Author DBC Pierre has spoken about his efforts to avoid what has become known as "second novel syndrome" as he wrote the follow-up to his debut, the Booker Prize-winning Vernon God Little.
Pierre received great praise for Vernon God Little
Ludmilla's Broken English, which was released earlier this month to mixed reviews, is set in England and a fictional state in the Caucuses, and centres on a pair of formerly conjoined twins who travel to meet a young woman they have seen on the internet.
Pierre told BBC World Service's The Word programme that while he acknowledged there were high expectations of the book, he had not felt too much pressure.
"Strangely, it wasn't as intense as you would think," he said.
"It's a curious thing. The first one was desperately hard to write, and this was certainly no easier - I made a decision consciously to come away from the comfort zone and do something that was unnatural.
"It was very natural for me to get under Vernon's skin and to write in the first person and to speak with his voice, and to use a sort of autobiographical parallel energy.
"But after its success, I didn't want to be seen to capitalise on what I knew worked in the book, and that I should try and progress. So I deliberately moved into the third person, which was uncomfortable and detached me.
"I deliberately wrote about something that wasn't motivated by any energy from my life, and that was tricky."
"Second novel syndrome" is the argument that many follow-ups to a successful debut novel are disappointing, possibly inevitably.
Some critics say that it comes about because, having poured all their effort into their first book, an author often has nothing left to put in the second one.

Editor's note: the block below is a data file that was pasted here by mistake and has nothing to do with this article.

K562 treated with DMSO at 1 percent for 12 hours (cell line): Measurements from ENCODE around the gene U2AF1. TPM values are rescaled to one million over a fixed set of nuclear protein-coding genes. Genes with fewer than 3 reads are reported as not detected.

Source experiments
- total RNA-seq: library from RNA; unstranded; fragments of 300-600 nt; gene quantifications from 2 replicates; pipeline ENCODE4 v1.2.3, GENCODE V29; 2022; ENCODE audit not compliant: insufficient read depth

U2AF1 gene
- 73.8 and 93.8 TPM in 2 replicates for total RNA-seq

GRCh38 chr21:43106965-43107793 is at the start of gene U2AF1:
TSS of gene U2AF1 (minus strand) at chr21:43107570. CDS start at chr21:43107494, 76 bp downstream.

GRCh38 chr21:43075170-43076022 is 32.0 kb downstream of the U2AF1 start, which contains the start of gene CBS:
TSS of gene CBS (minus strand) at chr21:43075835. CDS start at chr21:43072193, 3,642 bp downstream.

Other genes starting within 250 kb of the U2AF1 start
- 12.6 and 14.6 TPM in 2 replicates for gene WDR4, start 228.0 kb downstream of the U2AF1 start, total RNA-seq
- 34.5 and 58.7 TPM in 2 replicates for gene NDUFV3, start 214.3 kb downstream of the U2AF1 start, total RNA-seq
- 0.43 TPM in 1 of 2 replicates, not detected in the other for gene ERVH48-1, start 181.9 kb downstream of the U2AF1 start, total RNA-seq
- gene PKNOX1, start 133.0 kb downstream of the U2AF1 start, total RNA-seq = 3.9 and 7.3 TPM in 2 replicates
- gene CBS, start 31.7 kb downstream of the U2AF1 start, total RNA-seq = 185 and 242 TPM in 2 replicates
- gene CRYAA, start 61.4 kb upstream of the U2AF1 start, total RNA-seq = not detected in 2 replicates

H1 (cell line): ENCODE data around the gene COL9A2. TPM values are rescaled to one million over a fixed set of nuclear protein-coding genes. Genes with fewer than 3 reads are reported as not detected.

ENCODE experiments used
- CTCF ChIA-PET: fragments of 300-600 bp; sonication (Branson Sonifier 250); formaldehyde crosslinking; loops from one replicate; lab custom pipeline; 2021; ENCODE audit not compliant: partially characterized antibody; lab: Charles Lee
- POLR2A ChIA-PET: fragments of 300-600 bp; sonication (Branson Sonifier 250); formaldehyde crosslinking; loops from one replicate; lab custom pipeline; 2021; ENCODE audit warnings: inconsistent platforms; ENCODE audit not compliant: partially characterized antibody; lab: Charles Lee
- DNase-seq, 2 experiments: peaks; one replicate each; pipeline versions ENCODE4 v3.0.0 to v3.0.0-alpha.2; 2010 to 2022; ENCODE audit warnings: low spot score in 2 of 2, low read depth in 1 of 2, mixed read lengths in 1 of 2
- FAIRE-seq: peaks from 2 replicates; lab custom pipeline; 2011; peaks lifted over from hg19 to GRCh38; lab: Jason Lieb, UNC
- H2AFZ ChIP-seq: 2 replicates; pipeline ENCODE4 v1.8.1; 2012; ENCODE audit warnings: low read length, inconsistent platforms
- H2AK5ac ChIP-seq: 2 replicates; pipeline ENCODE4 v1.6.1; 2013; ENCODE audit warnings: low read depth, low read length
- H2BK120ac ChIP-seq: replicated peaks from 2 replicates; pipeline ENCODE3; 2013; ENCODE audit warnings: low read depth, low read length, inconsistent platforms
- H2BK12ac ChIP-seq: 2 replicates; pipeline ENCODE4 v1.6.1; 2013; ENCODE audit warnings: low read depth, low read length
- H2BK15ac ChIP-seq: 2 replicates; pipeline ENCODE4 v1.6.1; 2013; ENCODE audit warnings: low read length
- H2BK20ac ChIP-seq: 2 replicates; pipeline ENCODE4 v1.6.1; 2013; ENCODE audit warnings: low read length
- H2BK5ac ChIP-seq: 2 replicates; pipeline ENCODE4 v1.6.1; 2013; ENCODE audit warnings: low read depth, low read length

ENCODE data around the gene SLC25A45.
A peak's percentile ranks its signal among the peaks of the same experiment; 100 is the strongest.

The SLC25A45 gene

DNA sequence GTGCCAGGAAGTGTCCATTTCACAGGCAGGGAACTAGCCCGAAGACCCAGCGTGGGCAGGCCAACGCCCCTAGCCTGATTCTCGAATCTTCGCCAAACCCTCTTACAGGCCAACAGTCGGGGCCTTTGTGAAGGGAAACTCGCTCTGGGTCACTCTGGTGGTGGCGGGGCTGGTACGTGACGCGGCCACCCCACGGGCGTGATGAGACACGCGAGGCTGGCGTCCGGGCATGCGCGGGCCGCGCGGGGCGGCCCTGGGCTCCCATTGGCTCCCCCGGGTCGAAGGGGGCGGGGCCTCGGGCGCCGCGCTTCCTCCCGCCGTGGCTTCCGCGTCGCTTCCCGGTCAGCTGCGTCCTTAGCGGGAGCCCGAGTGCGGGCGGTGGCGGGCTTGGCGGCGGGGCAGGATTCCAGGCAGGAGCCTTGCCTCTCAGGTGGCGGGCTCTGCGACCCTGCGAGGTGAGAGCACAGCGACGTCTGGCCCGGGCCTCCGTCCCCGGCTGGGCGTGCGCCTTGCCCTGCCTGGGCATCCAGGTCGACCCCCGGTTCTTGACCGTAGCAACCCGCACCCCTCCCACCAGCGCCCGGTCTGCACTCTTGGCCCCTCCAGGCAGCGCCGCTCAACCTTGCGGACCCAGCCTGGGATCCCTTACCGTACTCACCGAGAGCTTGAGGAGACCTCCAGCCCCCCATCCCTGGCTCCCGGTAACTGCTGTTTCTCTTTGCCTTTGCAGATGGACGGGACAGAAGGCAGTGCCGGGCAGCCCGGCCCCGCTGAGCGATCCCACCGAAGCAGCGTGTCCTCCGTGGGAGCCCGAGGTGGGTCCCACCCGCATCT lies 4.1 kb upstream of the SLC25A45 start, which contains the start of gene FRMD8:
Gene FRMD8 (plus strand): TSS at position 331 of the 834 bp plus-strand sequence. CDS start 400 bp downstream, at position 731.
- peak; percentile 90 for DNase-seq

The pressure is intensified if the debut has been particularly well-received - and indeed, Ludmilla's Broken English was given a lukewarm reception on its release earlier this month.
SECOND NOVEL SYNDROME
Zadie Smith (pictured) - The Autograph Man - The Times said: "If you're looking for imaginative involvement with people, happenings and ideas, you're likely to find The Autograph Man rather a
Joseph Heller - Something Happened, the follow-up to Catch-22, felt by critics to be a major disappointment
Ralph Ellison - Juneteenth - died before it could be published, 40 years after his debut The Invisible Man
JD Salinger - went into seclusion after success of The Catcher In The Rye ; only published short stories since
Amy Tan - tried seven times to write a follow up The Joy Luck Club, destroyed all the drafts
Harper Lee - never followed up To Kill A Mockingbird
The Times described it as being "to fiction what Jeremy Clarkson is to the English essay", while The Independent said that "for fans of Pierre's first novel, the result cannot be anything but dismaying".
But Pierre said that Vernon God Little - a satire on American violence and consumerism - had been "such a lucky book" that much of its success "had nothing to do" with him.
"The history of the world shifted around the book - it was finished long before the tragedy of September 11, and there was a pivotal shift in the world on that day, that took the book up with it, in a way - everyone's perception of America changed," he said.
"Suddenly, it seemed a much braver statement, which wasn't my doing.
"Then for it to go on and win prizes, you have to factor a lot of luck into that. So in a way, it went so far over the top that it was purely academic - I couldn't possibly imagine what do to get back up there, so I just had to put my best foot forward.
"Vernon was a different animal, so I just have to ignore it and move on."
Broken down society
Pierre, whose was born Peter Finlay, drafted Ludmilla's Broken English based on internet research, and then went to the southern Caucuses with the charity Medicines Sans Frontier to follow it up.
He said that doing this - "as close as I could get to a fractured border without getting shot or kidnapped" - made him realise his initial draft was "too rosy."
Pierre met refugees who fled to Azerbaijan from Armenia
"They've been in a technical ceasefire for 15 years, but nothing has happened since the day of that ceasefire - all the things that keep a society going have completely broken down," he said.
"They are living without windows, without heating, without food.
"In the towns I visited, no less that half the population is mentally retarded - due to incest, due to cultural beliefs that the best thing to do with a retarded child is marry them to another retarded child and cast them loose. It was just devastating."